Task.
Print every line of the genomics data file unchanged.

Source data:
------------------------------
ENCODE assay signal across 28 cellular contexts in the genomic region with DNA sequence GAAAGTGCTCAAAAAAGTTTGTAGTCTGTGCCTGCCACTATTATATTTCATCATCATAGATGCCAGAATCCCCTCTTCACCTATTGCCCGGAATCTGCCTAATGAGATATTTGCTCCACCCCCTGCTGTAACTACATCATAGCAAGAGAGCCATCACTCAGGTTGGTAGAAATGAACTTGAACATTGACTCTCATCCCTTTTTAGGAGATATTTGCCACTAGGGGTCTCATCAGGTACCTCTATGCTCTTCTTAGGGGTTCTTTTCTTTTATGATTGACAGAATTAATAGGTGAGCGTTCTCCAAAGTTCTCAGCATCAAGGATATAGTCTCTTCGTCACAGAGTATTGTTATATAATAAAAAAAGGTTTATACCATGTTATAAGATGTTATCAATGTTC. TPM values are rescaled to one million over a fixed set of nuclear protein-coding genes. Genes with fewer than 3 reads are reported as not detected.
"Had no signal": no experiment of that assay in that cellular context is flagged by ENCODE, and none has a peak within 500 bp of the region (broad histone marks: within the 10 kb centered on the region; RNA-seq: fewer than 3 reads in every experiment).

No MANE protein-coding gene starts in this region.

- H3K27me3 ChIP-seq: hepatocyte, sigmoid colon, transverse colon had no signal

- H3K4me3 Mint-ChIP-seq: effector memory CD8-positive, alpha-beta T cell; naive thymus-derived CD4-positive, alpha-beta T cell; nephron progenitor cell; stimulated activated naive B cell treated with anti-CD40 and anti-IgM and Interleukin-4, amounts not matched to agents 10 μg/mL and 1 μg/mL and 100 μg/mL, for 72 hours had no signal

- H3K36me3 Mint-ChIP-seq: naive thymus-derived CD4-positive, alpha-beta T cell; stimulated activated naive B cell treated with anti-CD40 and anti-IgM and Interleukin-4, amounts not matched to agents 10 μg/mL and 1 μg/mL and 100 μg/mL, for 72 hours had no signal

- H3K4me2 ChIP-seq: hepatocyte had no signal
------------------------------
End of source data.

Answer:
ENCODE assay signal across 28 cellular contexts in the genomic region with DNA sequence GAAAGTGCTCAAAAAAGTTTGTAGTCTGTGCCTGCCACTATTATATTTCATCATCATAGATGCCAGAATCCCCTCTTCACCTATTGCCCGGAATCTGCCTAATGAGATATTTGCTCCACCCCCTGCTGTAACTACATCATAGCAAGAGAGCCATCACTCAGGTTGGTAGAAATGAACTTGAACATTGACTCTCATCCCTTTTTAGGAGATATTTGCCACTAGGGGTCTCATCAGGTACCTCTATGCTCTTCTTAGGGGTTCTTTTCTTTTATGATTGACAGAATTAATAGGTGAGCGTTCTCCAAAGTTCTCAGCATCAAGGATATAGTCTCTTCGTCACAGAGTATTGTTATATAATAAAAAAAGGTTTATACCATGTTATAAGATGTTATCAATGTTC. TPM values are rescaled to one million over a fixed set of nuclear protein-coding genes. Genes with fewer than 3 reads are reported as not detected.
"Had no signal": no experiment of that assay in that cellular context is flagged by ENCODE, and none has a peak within 500 bp of the region (broad histone marks: within the 10 kb centered on the region; RNA-seq: fewer than 3 reads in every experiment).

No MANE protein-coding gene starts in this region.

- H3K27me3 ChIP-seq: hepatocyte, sigmoid colon, transverse colon had no signal

- H3K4me3 Mint-ChIP-seq: effector memory CD8-positive, alpha-beta T cell; naive thymus-derived CD4-positive, alpha-beta T cell; nephron progenitor cell; stimulated activated naive B cell treated with anti-CD40 and anti-IgM and Interleukin-4, amounts not matched to agents 10 μg/mL and 1 μg/mL and 100 μg/mL, for 72 hours had no signal

- H3K36me3 Mint-ChIP-seq: naive thymus-derived CD4-positive, alpha-beta T cell; stimulated activated naive B cell treated with anti-CD40 and anti-IgM and Interleukin-4, amounts not matched to agents 10 μg/mL and 1 μg/mL and 100 μg/mL, for 72 hours had no signal

- H3K4me2 ChIP-seq: hepatocyte had no signal